A coupling dynasty

What happened on a warm Thursday evening in early September as part of the Australian Road Transport Suppliers’ Association’s (ARTSA) inaugural Life Members Dinner in Melbourne may have received little attention elsewhere, but marked a milestone for Australian road transport: ARTSA awarded 13 high-profile personalities with a lifetime membership whose work has had such a fundamental impact on the industry that commercial road transport as we know it today would arguably not be the same without them. 

One of them was Geoff Bartlett, second-generation head of Melbourne family business, Bartlett Transport Improvements. In what is one of the longest uninterrupted stints of business leadership in the transport equipment realm, Geoff has helped the company rise to a position where it is now almost synonymous with trailer coupling design. In fact, he helped design a heavy-duty ball coupling so sturdy it has been produced for half a century without any substantial change of the original design.

After spending the best part of his childhood in and around the family business founded by his father, Norm, in 1946, Geoff had reached expert status in the field of vacuum braking technology before he even finished Tech School. However, his star truly rose after graduating Caulfield Institute of Technology in 1960s and officially transitioning into the family business.

Early on in his career, Geoff helped Norm manufacture several hand-built ball trailer couplings to provide better towing characteristics and comfort for operators tired of using traditional pintle hook couplings. The project rapidly expanded in size and scope and led to the design of the first Bartlett Ball Coupling, which has now been on the market for in excess of 50 years.

During the 1960s and 70s, when the Australian trailer industry went through a historic slump, the Bartlett family got involved in chassis conversions and started fitting Bartlett-branded lazy and pusher axles, which only helped expand Geoff’s expertise in the field of trailer design and saw him focus on chassis weaknesses, driveline design, twin steer and lazy axle suspension performance, trailer drawbar and truck towbar design, and structural dynamics. The resulting self-designed six-point Load Sharing Suspension he developed quickly became a popular industry choice at the time, providing a light, robust and adaptable alternative to the competition.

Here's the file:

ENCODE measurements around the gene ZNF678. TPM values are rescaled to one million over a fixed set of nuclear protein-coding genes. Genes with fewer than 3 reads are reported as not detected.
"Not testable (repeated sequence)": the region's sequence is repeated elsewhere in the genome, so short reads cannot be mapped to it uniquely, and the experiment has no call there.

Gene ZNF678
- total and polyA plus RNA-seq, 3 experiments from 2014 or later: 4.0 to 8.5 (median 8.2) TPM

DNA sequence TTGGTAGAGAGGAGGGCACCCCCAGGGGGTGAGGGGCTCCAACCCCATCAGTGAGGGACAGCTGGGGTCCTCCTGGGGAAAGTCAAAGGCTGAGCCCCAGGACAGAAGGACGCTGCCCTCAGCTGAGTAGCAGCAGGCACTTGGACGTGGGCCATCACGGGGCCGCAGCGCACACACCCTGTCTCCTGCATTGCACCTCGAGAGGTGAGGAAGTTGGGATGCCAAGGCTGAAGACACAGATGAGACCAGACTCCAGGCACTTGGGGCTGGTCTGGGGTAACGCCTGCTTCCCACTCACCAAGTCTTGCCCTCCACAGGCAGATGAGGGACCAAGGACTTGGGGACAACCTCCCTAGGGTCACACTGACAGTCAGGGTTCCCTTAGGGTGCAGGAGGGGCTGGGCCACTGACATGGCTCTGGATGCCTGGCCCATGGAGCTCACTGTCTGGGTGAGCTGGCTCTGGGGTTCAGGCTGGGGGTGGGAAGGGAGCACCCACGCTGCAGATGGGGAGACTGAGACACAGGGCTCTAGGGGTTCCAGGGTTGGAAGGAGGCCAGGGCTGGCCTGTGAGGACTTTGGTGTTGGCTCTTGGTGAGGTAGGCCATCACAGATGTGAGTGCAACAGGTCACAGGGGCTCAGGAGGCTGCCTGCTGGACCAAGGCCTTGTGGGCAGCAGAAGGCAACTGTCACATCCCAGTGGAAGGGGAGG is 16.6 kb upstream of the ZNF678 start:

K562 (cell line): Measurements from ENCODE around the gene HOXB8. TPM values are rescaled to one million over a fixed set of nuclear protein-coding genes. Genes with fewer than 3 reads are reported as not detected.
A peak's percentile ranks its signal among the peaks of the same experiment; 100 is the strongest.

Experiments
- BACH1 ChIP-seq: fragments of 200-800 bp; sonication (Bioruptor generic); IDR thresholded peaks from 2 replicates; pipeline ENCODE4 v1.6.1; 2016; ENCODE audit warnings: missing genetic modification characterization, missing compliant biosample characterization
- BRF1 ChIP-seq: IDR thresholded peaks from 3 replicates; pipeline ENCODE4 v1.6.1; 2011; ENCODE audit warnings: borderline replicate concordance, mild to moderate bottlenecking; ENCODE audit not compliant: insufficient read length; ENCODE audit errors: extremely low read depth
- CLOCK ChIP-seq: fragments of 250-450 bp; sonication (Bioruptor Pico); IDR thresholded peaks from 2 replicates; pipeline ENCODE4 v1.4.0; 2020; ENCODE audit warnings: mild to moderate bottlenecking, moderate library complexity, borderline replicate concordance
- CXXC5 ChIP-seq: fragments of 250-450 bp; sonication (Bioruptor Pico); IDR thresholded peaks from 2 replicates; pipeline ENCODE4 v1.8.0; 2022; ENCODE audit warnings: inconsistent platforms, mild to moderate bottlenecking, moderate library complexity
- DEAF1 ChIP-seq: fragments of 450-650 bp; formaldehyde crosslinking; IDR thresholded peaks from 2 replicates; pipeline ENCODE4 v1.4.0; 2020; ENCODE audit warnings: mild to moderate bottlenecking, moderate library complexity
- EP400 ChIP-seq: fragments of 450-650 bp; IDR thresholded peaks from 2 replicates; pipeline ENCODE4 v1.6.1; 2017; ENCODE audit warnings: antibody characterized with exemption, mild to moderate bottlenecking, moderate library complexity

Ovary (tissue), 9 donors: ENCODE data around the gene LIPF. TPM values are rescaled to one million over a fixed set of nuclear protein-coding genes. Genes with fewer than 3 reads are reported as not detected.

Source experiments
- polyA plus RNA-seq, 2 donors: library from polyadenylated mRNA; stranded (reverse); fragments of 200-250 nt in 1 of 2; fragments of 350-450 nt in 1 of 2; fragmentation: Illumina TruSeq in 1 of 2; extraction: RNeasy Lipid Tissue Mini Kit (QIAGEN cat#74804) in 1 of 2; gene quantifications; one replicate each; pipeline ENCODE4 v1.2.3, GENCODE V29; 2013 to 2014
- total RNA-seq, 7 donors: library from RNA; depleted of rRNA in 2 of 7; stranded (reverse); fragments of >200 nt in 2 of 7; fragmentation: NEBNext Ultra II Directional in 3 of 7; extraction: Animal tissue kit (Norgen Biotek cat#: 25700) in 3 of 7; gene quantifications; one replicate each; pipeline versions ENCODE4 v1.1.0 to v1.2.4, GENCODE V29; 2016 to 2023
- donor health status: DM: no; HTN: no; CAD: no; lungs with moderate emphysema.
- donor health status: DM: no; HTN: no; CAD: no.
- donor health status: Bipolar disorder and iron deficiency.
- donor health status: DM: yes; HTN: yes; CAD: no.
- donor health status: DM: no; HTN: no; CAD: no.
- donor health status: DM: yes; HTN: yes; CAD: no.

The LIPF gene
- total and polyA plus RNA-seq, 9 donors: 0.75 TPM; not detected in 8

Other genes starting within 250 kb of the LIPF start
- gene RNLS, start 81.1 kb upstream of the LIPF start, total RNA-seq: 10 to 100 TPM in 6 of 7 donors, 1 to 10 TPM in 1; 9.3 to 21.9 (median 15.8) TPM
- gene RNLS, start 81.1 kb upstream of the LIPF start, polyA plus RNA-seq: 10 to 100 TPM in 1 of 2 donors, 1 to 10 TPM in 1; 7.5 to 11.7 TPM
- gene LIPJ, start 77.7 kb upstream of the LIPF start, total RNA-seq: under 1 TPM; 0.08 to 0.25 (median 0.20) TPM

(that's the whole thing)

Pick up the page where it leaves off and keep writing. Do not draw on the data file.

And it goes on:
Geoff’s work ethic displayed during that phase also laid a strong foundation for the current, third Bartlett generation to come on board. Under the leadership of his son, Allan, the company went on to develop market-leading Integrated Towing Solutions, including trailer couplings, towbar kits and high tensile safety chain systems for trucks and trailers – essentially, providing ADR-compliant solutions that take away the guesswork for equipment fitters and help them meet compliance obligations with ease.

As part of ARTSA’s Life Members ceremony in September, the Association also honoured Geoff’s membership on a number of design regulation committees for trailer couplings and ADR 62 working groups, helping advance the Australian transport industry over many decades and through more than one economic crisis.

In a what is a fascinating case of inter-generational collaboration, Geoff still considers it his duty to support the Bartlett business and the industry at large, pushing the limits of modern coupling design one innovation at a time.

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